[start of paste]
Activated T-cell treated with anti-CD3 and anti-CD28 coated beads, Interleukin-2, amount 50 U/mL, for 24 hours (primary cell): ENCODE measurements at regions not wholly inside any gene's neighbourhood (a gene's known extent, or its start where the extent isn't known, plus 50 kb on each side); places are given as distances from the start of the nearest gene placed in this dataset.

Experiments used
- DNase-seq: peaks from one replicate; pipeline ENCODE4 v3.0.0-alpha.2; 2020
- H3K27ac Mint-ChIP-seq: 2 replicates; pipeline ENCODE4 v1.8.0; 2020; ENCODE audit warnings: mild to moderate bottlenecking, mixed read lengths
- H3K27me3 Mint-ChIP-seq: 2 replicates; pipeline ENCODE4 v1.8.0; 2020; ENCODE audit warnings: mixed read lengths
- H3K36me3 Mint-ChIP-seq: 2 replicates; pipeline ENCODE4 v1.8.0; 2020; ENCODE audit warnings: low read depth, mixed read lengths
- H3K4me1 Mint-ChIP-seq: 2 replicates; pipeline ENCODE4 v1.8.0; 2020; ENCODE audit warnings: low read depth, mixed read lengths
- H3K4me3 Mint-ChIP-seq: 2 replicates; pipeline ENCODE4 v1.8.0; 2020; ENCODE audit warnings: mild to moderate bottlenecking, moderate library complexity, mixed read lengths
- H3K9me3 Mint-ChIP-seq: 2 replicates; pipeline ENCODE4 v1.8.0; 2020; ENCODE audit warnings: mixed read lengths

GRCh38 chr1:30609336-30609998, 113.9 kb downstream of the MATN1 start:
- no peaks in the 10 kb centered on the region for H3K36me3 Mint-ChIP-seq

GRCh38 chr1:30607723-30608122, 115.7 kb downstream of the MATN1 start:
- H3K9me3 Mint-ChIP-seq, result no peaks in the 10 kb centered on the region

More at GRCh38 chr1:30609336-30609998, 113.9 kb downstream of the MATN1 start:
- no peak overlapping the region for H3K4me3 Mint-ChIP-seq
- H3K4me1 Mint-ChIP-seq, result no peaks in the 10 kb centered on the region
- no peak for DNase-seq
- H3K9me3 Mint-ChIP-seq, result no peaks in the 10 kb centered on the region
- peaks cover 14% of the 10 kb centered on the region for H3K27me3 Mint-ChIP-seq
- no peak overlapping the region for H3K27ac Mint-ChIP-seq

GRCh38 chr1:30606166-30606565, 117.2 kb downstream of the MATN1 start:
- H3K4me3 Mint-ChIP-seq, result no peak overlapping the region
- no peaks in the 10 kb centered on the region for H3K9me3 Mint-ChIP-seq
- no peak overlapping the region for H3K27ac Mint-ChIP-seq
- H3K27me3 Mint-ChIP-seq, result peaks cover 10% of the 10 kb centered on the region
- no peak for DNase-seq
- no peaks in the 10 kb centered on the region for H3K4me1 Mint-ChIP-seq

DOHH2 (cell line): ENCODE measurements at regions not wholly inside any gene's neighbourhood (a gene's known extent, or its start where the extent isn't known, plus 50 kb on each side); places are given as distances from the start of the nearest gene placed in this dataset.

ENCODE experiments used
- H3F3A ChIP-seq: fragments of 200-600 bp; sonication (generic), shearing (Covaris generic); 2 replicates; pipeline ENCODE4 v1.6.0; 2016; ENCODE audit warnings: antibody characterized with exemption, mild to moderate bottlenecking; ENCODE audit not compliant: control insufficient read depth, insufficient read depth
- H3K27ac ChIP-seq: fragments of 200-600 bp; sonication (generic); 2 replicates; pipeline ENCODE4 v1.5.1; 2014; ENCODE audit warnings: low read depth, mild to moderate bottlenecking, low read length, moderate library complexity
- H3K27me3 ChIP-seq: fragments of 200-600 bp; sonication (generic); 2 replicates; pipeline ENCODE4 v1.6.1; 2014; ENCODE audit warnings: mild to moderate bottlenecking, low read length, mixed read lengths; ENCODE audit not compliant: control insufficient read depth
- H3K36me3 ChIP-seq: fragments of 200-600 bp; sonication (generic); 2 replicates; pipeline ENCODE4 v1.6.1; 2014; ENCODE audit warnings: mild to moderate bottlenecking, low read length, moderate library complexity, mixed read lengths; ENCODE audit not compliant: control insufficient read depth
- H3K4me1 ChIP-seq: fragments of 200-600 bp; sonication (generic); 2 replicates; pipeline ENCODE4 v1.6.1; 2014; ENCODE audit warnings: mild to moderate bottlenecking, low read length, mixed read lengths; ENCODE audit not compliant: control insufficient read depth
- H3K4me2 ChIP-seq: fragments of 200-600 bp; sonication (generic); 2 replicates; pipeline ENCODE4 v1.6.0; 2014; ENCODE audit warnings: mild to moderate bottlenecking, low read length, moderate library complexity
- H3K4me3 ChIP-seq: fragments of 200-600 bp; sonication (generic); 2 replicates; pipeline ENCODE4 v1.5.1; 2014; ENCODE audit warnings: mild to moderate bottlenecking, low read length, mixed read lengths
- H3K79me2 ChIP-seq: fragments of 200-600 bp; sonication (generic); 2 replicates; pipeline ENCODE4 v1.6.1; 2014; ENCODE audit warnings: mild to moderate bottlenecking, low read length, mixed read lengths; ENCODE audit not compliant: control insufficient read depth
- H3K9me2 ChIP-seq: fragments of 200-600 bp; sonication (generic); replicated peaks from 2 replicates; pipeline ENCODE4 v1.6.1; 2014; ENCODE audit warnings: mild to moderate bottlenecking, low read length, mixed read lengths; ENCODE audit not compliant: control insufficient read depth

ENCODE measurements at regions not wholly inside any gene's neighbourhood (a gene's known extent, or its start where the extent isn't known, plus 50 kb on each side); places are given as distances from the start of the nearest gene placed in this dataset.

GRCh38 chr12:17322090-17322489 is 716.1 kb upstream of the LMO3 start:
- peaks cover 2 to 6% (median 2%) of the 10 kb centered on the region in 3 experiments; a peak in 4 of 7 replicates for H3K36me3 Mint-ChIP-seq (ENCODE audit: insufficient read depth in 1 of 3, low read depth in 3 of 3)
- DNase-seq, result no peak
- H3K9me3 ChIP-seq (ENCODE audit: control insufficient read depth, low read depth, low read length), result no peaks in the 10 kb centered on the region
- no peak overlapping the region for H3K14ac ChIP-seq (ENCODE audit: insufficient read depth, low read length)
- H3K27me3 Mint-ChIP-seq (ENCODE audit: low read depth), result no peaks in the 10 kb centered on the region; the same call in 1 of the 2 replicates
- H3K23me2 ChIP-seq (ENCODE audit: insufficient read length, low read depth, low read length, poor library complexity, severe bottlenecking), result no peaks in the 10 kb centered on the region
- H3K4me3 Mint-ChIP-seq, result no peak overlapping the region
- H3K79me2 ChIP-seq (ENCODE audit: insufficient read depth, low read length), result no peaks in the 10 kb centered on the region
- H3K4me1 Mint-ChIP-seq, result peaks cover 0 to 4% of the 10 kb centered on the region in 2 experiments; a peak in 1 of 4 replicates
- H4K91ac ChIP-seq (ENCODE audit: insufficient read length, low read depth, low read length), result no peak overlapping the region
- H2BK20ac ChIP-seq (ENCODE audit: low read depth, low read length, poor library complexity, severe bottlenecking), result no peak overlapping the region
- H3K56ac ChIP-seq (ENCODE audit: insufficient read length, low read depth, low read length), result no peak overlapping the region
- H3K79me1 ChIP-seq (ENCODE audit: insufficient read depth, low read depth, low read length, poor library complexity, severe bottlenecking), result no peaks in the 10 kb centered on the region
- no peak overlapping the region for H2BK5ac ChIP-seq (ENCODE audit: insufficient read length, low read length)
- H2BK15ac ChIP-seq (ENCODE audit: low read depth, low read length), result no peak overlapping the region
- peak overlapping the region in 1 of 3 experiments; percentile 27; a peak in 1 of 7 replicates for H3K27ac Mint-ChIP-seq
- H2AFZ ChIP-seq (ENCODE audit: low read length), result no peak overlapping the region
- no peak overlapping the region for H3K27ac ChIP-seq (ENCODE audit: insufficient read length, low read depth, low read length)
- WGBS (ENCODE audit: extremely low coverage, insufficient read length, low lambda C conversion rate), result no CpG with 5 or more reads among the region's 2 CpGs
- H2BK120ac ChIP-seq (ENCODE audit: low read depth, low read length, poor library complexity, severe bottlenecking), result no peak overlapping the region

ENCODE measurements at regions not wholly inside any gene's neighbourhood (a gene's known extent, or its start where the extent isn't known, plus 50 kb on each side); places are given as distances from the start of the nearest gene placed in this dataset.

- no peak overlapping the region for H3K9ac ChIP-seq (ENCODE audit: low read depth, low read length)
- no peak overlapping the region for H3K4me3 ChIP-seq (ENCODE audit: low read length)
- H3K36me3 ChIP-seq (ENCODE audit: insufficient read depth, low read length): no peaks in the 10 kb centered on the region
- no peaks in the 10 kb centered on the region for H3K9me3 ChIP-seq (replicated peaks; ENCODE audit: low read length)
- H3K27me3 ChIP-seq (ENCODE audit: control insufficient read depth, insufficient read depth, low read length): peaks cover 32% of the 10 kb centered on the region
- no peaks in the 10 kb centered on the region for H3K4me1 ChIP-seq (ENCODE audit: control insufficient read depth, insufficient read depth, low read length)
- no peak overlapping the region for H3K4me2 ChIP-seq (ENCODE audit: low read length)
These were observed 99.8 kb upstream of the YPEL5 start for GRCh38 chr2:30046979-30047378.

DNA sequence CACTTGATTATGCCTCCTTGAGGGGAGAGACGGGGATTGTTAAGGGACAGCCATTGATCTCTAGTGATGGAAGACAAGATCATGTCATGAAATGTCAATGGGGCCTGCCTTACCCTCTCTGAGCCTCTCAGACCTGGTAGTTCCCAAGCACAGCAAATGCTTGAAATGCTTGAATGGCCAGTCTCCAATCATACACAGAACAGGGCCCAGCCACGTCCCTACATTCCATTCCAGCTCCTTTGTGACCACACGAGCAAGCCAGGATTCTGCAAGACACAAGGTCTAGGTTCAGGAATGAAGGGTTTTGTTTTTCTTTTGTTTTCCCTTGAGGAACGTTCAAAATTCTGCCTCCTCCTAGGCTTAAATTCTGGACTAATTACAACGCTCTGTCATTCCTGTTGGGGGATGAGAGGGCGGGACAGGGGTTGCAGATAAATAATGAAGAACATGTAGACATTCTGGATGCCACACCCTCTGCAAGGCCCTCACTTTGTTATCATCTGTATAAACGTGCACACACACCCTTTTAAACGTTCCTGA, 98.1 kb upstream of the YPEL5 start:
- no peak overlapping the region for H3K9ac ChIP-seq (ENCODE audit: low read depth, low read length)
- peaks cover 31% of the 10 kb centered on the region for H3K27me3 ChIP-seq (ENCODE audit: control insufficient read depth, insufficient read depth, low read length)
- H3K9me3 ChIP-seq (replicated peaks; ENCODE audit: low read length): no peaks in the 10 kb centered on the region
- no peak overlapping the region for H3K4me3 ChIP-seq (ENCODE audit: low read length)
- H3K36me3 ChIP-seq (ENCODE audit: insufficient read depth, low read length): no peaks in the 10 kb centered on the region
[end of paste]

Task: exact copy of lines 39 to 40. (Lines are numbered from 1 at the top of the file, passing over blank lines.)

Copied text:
ENCODE measurements at regions not wholly inside any gene's neighbourhood (a gene's known extent, or its start where the extent isn't known, plus 50 kb on each side); places are given as distances from the start of the nearest gene placed in this dataset.

GRCh38 chr12:17322090-17322489 is 716.1 kb upstream of the LMO3 start: